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Honoring the Founders: Alaska Native Claims Settlement Act Project Jukebox was created in recognition of the 50th anniversary of the signing of the Alaska Native Claims Settlement Act (ANCSA) on December 18, 1971. This landmark legislation transferred 44 million acres of land from the federal government to newly formed Alaska Native regional and village corporations, and provided $962.5 million in compensation for lost land. It was the largest settlement of Native land claims in American history and transformed the social, political and economic landscape of Alaska, including with the influence of Native regional corporations, improvements to life in rural villages, management of land and subsistence, tribal sovereignty, and development of Native leadership. Not everyone supported ANCSA; it extinguished Aboriginal title to the land and Aboriginal hunting and fishing rights, thereby restricting Native control over land and subsistence.
The Alaska Native Claims Settlement Act Project Jukebox emphasizes the recollections of people who are important to the Native land claims movement, and is an opportunity to recognize those who worked to bring about this settlement, to assess the legislation that was created, and to evaluate impacts fifty years later. The story of ANCSA has been written in many published works, however, hearing from the people in their own words about their struggles, their successes, and what actually happened offers a richer and more personal experience. By listening to these first-hand accounts, students of land claims can better understand what their leaders went through to build a better world.
In 2021, the Alaska Historical Society produced the "Guide to Sources for the Study of the Alaska Native Claims Settlement Act" that contains information about primary source archival resources on ANCSA available from archives around the state and nationally (Volume 1 is an inventory of major collections; Volume 2 is an annotated bibliography of published material; and Volume 3 presents educational resources for the teaching of ANCSA). It includes descriptions of manuscript and photograph collections, oral histories, historic film, media productions, and online materials.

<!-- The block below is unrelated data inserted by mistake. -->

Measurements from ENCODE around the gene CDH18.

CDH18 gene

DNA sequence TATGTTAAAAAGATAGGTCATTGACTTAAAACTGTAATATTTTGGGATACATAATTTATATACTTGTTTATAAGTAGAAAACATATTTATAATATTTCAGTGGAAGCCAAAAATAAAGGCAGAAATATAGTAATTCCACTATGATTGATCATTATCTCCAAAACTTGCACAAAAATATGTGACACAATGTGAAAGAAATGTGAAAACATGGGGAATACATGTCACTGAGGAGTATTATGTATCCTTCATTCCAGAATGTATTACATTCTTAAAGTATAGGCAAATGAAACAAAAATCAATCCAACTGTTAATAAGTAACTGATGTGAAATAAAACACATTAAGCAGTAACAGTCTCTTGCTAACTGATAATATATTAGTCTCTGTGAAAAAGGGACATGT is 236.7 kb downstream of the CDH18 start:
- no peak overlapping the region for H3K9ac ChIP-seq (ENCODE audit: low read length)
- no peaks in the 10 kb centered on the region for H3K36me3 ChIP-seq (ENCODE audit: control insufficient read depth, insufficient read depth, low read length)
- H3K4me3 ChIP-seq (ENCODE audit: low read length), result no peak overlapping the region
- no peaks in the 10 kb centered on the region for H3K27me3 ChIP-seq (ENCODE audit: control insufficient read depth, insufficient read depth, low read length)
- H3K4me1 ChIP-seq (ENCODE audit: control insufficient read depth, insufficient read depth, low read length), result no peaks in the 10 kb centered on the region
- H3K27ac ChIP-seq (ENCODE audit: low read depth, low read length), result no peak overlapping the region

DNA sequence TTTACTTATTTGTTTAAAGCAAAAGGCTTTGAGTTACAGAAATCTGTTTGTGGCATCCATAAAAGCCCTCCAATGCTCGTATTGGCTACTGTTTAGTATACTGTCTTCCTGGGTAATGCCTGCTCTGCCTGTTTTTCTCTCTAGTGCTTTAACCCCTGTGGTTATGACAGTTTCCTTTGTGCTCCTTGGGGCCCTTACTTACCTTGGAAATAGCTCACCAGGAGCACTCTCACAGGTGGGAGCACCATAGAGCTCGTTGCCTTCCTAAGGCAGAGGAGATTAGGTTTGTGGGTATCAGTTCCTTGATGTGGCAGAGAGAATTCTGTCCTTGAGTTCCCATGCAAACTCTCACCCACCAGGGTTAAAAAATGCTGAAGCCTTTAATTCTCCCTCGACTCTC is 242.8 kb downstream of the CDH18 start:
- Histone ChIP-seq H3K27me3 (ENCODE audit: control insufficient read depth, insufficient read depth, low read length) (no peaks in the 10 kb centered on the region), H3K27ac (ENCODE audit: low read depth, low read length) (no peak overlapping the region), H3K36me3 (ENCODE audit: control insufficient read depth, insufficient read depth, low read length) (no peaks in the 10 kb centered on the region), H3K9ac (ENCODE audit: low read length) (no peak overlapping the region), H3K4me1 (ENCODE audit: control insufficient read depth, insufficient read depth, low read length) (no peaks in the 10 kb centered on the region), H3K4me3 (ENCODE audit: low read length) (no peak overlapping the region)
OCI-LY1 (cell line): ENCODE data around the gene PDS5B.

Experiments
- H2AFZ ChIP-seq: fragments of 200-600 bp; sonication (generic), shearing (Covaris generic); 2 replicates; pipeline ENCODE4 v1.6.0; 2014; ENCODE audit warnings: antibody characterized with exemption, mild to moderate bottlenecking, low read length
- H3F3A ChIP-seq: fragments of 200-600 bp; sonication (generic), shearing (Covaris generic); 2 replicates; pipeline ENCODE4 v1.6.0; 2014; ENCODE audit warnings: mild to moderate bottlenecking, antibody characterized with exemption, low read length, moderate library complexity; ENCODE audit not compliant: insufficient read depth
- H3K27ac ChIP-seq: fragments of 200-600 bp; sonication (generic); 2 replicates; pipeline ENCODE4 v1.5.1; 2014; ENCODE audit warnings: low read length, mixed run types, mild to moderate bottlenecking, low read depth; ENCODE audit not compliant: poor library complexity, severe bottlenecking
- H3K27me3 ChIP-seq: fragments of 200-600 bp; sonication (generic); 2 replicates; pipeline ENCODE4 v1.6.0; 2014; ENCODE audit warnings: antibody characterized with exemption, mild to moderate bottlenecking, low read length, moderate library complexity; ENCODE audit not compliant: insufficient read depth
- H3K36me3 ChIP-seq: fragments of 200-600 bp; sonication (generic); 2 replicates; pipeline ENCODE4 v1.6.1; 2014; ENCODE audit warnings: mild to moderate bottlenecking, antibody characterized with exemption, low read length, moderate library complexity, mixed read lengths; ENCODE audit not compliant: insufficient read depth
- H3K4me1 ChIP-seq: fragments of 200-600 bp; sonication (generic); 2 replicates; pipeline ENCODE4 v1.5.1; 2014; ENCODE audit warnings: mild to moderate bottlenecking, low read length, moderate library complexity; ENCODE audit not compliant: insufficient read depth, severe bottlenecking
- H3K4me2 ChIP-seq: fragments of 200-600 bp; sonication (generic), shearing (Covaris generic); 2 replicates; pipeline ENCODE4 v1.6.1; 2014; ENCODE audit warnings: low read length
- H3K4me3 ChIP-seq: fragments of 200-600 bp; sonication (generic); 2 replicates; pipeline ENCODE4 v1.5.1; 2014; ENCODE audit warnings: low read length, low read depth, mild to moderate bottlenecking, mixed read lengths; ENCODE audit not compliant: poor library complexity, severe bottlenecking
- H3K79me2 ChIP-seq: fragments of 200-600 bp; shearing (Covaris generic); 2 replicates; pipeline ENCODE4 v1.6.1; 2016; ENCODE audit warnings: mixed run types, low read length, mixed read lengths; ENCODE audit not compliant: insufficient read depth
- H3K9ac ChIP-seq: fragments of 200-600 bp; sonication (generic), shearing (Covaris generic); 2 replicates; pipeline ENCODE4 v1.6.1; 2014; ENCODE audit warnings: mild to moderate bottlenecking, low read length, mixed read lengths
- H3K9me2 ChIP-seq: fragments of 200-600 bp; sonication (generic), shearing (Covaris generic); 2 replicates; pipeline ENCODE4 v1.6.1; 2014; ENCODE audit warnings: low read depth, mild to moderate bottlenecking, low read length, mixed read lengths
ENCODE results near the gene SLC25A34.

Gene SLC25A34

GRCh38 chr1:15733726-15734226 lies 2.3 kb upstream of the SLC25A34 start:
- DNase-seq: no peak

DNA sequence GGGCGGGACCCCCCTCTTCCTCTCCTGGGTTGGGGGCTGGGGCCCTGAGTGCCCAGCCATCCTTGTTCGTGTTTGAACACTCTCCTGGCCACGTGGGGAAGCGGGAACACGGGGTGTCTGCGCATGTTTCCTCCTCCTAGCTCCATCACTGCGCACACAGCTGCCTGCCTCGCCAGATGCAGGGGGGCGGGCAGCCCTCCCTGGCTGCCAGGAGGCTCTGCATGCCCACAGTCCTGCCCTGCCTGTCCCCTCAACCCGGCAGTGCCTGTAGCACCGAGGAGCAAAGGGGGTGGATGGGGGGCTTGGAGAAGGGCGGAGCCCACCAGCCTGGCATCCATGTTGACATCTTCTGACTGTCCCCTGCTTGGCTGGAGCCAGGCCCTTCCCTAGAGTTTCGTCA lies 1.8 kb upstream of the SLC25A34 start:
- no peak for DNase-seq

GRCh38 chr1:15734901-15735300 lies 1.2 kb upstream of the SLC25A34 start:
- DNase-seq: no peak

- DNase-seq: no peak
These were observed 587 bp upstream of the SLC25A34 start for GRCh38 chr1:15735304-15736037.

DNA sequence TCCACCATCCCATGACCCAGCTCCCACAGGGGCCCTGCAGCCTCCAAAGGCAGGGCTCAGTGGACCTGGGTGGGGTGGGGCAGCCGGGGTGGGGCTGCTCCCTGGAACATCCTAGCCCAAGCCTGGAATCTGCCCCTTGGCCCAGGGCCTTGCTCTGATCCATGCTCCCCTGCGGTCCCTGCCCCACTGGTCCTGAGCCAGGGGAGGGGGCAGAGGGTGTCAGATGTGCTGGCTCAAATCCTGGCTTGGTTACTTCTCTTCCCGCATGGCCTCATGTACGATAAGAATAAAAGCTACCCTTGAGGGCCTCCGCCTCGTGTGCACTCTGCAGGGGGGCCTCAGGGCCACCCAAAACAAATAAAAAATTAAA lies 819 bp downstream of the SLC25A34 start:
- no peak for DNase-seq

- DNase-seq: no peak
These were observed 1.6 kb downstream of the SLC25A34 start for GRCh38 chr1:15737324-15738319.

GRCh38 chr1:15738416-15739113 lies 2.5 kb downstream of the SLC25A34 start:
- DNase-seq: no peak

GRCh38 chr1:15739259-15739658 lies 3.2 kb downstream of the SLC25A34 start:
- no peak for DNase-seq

The Alaska Native Claims Settlement Act Project Jukebox was created in 2022 by Karen Brewster of the Oral History Program at the University of Alaska Fairbanks. Funding was provided by the Alaska State Library through an Interlibrary Cooperation Grant based on American Rescue Plan Act (ARPA) funds. The information in this project reflects the context of the original creation date. Some information may become out of date.
*Native leaders in this photograph from left to right are: Tim Wallis, President Fairbanks Native Association; Charles Edwardsen, Jr., Executive Director Arctic Slope Native Association; Eben Hopson; Emil Notti; Attorney Barry Jackson (standing); State Senator William Hensley; and Alfred Ketzler. Farthest back on the right are State Senator Ray Christiansen and Frank Degnan. John Borbridge is seated in the foreground.